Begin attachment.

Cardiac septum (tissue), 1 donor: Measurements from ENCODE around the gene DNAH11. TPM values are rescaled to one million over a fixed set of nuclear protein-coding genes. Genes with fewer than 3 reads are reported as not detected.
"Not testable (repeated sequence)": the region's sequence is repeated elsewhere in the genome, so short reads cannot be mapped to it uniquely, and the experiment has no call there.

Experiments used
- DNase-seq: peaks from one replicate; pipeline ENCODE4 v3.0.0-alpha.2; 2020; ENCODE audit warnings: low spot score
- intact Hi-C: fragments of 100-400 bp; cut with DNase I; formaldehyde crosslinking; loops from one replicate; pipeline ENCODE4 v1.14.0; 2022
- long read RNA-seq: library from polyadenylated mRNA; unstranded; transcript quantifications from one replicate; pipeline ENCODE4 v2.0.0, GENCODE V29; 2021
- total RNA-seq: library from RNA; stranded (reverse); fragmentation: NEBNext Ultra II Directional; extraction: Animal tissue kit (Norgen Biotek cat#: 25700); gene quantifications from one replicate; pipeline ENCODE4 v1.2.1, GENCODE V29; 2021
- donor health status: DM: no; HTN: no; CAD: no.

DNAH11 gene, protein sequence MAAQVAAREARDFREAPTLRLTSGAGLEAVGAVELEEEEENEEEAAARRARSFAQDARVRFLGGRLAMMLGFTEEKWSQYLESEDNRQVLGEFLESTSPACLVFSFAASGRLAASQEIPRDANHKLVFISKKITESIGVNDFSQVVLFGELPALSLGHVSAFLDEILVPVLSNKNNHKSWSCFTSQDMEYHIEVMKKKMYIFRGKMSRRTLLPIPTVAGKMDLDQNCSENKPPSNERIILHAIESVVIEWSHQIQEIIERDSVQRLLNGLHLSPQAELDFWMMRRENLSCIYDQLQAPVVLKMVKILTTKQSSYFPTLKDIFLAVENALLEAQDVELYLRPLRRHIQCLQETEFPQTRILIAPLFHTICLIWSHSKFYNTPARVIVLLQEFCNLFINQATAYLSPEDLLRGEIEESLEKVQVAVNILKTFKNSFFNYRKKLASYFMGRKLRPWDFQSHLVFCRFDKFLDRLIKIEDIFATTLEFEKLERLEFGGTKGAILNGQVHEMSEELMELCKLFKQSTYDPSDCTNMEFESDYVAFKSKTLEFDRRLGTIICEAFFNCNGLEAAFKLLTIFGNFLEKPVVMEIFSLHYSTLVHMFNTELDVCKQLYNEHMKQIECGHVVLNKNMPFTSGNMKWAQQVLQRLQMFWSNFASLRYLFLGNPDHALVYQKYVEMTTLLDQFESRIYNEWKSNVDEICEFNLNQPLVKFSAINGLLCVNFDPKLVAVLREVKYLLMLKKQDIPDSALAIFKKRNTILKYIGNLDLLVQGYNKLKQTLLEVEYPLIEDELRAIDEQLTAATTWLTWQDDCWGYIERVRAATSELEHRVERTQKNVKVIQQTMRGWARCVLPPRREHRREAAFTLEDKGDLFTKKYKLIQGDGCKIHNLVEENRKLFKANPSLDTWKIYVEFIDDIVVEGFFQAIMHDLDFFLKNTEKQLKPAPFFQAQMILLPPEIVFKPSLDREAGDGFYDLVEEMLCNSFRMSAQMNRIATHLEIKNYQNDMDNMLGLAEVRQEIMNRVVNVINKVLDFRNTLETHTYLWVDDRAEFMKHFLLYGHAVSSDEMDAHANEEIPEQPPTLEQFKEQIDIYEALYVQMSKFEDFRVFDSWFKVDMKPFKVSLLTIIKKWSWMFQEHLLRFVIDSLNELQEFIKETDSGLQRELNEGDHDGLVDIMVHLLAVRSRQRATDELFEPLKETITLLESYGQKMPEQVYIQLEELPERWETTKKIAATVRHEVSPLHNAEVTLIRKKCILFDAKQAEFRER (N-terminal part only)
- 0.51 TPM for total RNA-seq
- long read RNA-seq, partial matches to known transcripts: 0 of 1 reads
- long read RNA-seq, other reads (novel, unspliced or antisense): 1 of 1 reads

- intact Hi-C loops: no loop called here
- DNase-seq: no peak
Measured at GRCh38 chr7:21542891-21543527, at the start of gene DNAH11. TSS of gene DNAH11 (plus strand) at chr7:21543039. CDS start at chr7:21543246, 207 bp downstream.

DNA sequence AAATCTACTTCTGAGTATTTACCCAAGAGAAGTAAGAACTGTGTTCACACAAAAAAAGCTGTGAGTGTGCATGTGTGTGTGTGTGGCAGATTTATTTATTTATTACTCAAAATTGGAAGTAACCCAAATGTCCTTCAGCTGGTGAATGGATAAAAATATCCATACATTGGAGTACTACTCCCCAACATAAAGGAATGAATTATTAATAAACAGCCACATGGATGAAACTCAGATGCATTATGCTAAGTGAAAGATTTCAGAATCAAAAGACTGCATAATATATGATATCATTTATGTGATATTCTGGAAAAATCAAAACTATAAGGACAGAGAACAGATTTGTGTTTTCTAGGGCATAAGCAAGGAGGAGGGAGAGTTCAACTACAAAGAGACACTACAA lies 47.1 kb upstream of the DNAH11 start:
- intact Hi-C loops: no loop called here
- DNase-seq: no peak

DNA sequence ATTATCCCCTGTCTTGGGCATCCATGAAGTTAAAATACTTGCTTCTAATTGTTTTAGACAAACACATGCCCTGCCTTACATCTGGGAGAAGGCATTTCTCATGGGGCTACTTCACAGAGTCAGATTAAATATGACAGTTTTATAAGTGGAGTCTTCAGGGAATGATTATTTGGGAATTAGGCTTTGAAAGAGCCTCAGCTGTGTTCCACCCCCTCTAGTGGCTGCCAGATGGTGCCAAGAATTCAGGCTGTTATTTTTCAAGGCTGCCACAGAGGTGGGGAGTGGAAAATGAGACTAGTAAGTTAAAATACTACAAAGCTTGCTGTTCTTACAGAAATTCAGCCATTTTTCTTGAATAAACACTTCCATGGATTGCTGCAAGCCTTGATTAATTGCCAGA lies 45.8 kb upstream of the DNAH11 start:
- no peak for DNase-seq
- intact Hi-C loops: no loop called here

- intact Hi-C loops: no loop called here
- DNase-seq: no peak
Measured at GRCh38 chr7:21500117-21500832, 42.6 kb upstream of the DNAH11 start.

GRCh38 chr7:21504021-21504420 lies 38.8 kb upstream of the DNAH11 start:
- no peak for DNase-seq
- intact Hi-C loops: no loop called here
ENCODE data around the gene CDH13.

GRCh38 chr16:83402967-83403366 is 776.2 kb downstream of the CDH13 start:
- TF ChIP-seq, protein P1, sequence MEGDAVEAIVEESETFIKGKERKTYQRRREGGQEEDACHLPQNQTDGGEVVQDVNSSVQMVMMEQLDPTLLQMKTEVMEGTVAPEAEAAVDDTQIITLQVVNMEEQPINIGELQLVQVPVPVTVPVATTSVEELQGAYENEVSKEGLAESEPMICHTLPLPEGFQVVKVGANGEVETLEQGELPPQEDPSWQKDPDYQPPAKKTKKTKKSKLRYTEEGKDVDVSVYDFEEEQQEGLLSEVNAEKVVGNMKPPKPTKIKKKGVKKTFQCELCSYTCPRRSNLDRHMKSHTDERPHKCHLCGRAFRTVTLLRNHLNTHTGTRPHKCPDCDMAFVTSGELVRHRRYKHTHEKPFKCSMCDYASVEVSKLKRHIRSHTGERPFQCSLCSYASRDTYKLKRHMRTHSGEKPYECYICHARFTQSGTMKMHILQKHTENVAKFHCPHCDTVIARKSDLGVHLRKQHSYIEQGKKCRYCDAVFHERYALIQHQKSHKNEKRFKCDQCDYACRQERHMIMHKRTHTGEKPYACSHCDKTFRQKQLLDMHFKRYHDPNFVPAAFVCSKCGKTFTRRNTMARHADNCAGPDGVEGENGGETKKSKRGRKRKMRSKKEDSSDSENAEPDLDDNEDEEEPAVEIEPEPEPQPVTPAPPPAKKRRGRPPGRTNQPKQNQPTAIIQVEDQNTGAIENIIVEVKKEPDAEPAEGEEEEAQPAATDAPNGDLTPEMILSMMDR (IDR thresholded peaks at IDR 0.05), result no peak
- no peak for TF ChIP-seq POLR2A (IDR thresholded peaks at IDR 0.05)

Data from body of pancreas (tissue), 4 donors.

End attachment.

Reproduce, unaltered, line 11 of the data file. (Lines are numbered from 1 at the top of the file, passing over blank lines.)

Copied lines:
- long read RNA-seq, partial matches to known transcripts: 0 of 1 reads